[Gtk-sharp-list] why we don't want to use ComponentModel for Gtk# (I think)

Miguel de Icaza miguel@ximian.com
Mon, 06 Dec 2004 14:00:49 -0500


    My comments:

> 	1. "It's in System.dll; it's there whether or not we use it."
> 	   This is pretty much true, although some parts of
> 	   System.ComponentModel.Design are actually in
> 	   System.Design.dll.
> 	   However, we currently have 10 MonoTODOs, 9 FIXMEs and 13
>            LAMESPECs in our System.ComponentModel implementation, and
>            System.ComponentModel.Design is even shakier.

Having bugs in the Mono libraries, TODOs or FIXMEs should not be the
metric for not using a technology.  If we follow this route we might as
well not write any software at all.

We need to fix those nonetheless for Windows.Forms and ASP.NET if they
are important. 

> 	2. "It works for both SWF and ASP.NET, we ought to be able to
>            make it work for us too."
> 	   Dubious. I think it really only works for them because SWF,
> 	   ASP.NET, and ComponentModel were all designed together.
> 	   The widget-annotating attributes are well-adapted to SWF,
>            but not so well-adapted to Gtk. For instance, GParamSpecs
>            let you specify upper and lower bounds for a numeric
>            property, but ComponentModel doesn't. Gtk's container/child
>            model is very different from SWF's. ComponentModel doesn't
>            seem to have anything a11y-related. Etc.

If we dissect each problem individually, all of those issues have
solutions, and I would definitely not arrive to the same conclusion that
you did based on a couple of small problems:

        * Upper/lower bounds for numeric values: 
          There is nothing stopping us from defining a new attribute to 
          control these values and populate the attribute from the
          underlying GParamSpec boundaries.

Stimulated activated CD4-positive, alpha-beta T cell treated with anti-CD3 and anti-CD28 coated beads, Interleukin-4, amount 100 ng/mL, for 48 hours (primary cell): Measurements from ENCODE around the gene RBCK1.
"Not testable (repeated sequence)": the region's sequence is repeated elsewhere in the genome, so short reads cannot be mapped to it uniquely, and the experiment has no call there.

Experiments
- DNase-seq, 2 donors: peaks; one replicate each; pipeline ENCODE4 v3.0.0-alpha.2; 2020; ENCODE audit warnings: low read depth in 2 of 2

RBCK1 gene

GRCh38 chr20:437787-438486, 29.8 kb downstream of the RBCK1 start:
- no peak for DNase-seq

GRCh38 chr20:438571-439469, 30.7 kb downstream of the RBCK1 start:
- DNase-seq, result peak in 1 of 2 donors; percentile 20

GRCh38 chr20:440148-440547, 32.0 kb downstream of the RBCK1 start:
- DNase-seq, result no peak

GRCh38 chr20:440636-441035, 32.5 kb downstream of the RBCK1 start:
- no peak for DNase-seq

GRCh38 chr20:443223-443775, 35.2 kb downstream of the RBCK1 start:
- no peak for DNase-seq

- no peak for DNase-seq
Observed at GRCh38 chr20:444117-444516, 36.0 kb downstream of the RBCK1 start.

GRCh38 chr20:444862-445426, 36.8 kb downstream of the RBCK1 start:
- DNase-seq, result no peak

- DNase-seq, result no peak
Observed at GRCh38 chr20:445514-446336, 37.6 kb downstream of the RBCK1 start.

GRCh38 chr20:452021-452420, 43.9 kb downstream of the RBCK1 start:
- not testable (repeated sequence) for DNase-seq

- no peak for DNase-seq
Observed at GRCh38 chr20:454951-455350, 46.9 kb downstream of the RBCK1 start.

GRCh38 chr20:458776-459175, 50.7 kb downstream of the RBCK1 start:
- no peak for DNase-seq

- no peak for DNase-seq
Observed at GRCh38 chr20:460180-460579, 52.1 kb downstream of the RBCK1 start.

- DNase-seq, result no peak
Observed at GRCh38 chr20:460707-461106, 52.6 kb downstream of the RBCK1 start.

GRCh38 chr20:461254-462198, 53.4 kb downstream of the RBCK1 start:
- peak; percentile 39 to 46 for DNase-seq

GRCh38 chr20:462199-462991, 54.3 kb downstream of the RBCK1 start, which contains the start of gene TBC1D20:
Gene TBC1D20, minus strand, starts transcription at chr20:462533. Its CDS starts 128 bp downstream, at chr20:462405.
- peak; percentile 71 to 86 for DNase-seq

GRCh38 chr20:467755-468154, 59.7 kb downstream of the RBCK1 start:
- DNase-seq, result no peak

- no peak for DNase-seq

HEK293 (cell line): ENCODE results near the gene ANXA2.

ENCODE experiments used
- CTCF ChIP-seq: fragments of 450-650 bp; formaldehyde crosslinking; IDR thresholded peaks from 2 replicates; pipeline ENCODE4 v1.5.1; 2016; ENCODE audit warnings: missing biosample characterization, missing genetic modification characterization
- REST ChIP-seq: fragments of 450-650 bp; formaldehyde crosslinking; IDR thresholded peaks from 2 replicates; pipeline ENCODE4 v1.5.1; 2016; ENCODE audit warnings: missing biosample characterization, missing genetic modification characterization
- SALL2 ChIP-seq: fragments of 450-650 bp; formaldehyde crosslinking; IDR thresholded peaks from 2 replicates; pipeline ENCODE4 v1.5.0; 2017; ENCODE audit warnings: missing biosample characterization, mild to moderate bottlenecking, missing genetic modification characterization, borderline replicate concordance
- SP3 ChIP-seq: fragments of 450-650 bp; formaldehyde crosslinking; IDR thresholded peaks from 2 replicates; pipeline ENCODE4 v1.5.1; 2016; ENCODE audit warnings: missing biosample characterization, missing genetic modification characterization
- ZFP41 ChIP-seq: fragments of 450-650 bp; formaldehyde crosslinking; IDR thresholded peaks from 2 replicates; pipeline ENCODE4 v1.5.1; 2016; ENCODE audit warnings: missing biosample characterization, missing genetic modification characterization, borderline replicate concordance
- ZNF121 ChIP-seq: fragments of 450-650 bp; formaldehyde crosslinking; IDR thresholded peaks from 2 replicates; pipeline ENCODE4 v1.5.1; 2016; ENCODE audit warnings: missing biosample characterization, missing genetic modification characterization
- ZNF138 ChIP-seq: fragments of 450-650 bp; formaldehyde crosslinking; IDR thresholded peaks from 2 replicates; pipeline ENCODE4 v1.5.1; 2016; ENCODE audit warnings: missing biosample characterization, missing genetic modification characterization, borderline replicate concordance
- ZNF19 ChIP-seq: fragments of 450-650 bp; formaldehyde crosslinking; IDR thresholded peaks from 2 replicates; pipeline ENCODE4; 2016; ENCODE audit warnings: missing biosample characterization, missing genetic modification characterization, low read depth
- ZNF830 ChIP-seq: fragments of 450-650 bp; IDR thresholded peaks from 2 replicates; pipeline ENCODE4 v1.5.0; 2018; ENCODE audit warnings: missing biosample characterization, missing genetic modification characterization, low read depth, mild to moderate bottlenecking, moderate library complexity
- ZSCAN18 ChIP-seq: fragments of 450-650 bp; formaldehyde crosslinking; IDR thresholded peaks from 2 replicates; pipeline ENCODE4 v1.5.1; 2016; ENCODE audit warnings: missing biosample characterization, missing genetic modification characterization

* We really need to hear more about the issues with Gtk's
          container/child model in relation to System.ComponentModel,
          you mention it, but I do not see why this is a major
          impediment, and I would like to know more.
        * Accessibility: What is it that you have in mind?
          Windows.Forms does have accessibility support built on top
          of this framework, so more details on this area would be good
          to have, because SWF seems to have no problems with it.
> 	   More specifically, ComponentModel and ComponentModel.Design
> 	   are not APIs for interacting with a generic design
> 	   environment, they're APIs for interacting with *Visual
> 	   Studio* specifically. Two really bad examples are
> 	   S.CM.D.StandardToolWindows and S.CM.D.StandardCommands
> 	   which enumerate portions of the "design-time interface"
> 	   like the "Related Links" frame and the "Send to Back" menu
> 	   command. The widget-annotating attributes let you specify
> 	   context-menu commands and double-click actions to provide
> 	   when editing a widget, but not drag-and-drop behavior or
> 	   any other sort of interaction that VS doesn't support. Etc,
> 	   etc, etc

Again, we can define as many properties as we want using the
System.ComponentModel framework, we are not limited to supporting what
they have in any way.

If some things are specific to VisualStudio, then we do not have to
implement those, we can safely ignore and not use them at all. 

> 	3. It might make it easier for us to integrate Gtk# stuff into
> 	   Visual Studio?

Agreed, not a priority.

> 	4. It might make databinding support easier/better?
> 	   This seems to be a red herring. AFAICT, SWF databinding
> 	   does not make use of ComponentModel at all. It just uses
> 	   System.Reflection and SWF-specific stuff.

Not at all.

Data binding is done with the IList (in System.Collections, so this is
easy), but tight integration is done with IBindingList and

The section to read on in the documentation is: `Windows.Forms Data
Architecture' [1], the section contains all the details, in particular
`Interfaces Related to Data Binding' [2].  It is in particular
interesting to look at the samples.

The database functions in System.Data implement the interfaces described
above in System.Data, and hence the value of supporting this is very

In my opinion, GParamSpec is one of those systems that we should hide
from the user.   And given that if we want to support databinding we
will have to support System.ComponentModel *anyways*, we might as well
only expose one system instead of two.

[1] http://msdn.microsoft.com/library/default.asp?url=/library/en-us/vbcon/html/vbconinterfacesrelatedtodatabinding.asp

[2] http://msdn.microsoft.com/library/default.asp?url=/library/en-us/vbcon/html/vbconinterfacesrelatedtodatabinding.asp